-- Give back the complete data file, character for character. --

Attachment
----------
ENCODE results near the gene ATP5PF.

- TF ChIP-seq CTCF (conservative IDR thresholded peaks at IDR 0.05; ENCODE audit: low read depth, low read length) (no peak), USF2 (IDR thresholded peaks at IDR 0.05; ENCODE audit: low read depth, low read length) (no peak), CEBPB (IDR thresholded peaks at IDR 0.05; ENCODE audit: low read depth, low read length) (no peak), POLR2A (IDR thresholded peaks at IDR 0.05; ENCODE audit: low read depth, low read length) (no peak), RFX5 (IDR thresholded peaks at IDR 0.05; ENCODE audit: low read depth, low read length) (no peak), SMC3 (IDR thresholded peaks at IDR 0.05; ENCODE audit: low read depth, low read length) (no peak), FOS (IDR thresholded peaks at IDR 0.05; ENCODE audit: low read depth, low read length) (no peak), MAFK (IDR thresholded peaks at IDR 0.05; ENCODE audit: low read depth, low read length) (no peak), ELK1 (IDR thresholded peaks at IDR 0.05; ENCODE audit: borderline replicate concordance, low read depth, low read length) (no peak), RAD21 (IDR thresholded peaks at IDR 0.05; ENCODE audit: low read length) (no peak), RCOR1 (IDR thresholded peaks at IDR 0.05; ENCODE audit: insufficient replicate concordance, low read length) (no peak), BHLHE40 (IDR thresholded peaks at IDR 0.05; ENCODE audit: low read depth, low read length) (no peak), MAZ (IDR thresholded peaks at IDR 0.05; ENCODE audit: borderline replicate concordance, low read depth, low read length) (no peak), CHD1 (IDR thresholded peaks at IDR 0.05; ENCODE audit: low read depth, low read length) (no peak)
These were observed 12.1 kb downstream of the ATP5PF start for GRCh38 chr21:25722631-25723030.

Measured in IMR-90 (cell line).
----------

ENCODE results near the gene ATP5PF.

- TF ChIP-seq CTCF (conservative IDR thresholded peaks at IDR 0.05; ENCODE audit: low read depth, low read length) (no peak), USF2 (IDR thresholded peaks at IDR 0.05; ENCODE audit: low read depth, low read length) (no peak), CEBPB (IDR thresholded peaks at IDR 0.05; ENCODE audit: low read depth, low read length) (no peak), POLR2A (IDR thresholded peaks at IDR 0.05; ENCODE audit: low read depth, low read length) (no peak), RFX5 (IDR thresholded peaks at IDR 0.05; ENCODE audit: low read depth, low read length) (no peak), SMC3 (IDR thresholded peaks at IDR 0.05; ENCODE audit: low read depth, low read length) (no peak), FOS (IDR thresholded peaks at IDR 0.05; ENCODE audit: low read depth, low read length) (no peak), MAFK (IDR thresholded peaks at IDR 0.05; ENCODE audit: low read depth, low read length) (no peak), ELK1 (IDR thresholded peaks at IDR 0.05; ENCODE audit: borderline replicate concordance, low read depth, low read length) (no peak), RAD21 (IDR thresholded peaks at IDR 0.05; ENCODE audit: low read length) (no peak), RCOR1 (IDR thresholded peaks at IDR 0.05; ENCODE audit: insufficient replicate concordance, low read length) (no peak), BHLHE40 (IDR thresholded peaks at IDR 0.05; ENCODE audit: low read depth, low read length) (no peak), MAZ (IDR thresholded peaks at IDR 0.05; ENCODE audit: borderline replicate concordance, low read depth, low read length) (no peak), CHD1 (IDR thresholded peaks at IDR 0.05; ENCODE audit: low read depth, low read length) (no peak)
These were observed 12.1 kb downstream of the ATP5PF start for GRCh38 chr21:25722631-25723030.

Measured in IMR-90 (cell line).